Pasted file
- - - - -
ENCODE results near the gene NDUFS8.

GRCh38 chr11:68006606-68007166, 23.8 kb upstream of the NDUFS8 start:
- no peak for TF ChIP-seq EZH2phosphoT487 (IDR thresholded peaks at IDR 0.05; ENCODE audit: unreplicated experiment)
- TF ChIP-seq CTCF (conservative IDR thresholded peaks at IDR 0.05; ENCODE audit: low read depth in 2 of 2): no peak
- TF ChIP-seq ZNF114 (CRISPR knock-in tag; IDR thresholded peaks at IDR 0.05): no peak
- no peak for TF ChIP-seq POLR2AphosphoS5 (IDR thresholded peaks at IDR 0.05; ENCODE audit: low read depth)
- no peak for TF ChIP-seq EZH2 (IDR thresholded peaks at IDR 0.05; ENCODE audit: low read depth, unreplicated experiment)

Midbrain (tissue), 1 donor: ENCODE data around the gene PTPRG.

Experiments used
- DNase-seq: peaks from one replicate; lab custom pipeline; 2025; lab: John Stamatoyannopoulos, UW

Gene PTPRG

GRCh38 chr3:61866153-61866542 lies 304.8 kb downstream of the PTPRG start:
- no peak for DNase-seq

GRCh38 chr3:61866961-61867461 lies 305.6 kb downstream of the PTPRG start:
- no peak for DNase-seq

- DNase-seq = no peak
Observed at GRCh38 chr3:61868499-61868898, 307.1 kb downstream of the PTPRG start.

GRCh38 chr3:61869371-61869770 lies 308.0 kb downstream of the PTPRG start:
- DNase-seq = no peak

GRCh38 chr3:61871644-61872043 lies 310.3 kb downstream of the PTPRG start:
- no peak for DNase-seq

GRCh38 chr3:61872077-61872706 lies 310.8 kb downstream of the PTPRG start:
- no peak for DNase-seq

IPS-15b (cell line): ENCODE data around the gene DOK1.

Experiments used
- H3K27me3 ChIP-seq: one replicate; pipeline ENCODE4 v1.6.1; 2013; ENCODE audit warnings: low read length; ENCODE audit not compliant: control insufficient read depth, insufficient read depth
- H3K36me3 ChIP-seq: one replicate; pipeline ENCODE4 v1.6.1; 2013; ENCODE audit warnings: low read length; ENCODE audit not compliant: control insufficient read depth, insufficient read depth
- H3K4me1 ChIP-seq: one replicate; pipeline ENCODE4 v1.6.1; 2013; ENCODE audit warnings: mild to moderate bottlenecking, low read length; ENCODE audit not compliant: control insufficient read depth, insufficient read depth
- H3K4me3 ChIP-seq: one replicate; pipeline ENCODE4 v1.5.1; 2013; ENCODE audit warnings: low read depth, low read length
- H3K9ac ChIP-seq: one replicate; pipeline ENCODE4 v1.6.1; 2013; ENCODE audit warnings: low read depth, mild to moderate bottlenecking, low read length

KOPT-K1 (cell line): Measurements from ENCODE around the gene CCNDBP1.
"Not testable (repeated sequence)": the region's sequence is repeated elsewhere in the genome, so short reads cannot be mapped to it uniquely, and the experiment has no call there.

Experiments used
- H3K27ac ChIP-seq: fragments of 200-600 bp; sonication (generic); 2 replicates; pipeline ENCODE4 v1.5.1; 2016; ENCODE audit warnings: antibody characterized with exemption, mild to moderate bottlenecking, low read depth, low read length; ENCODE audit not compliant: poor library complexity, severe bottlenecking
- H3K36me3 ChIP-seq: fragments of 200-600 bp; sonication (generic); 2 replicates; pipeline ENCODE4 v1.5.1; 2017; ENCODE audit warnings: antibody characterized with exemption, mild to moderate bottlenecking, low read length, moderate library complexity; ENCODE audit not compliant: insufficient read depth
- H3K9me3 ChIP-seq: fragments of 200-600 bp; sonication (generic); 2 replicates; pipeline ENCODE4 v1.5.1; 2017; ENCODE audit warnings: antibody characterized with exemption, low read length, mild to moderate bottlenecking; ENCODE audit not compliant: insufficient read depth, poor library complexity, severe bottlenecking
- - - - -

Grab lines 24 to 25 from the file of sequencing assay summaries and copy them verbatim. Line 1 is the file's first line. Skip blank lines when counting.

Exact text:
IPS-15b (cell line): ENCODE data around the gene DOK1.

Experiments used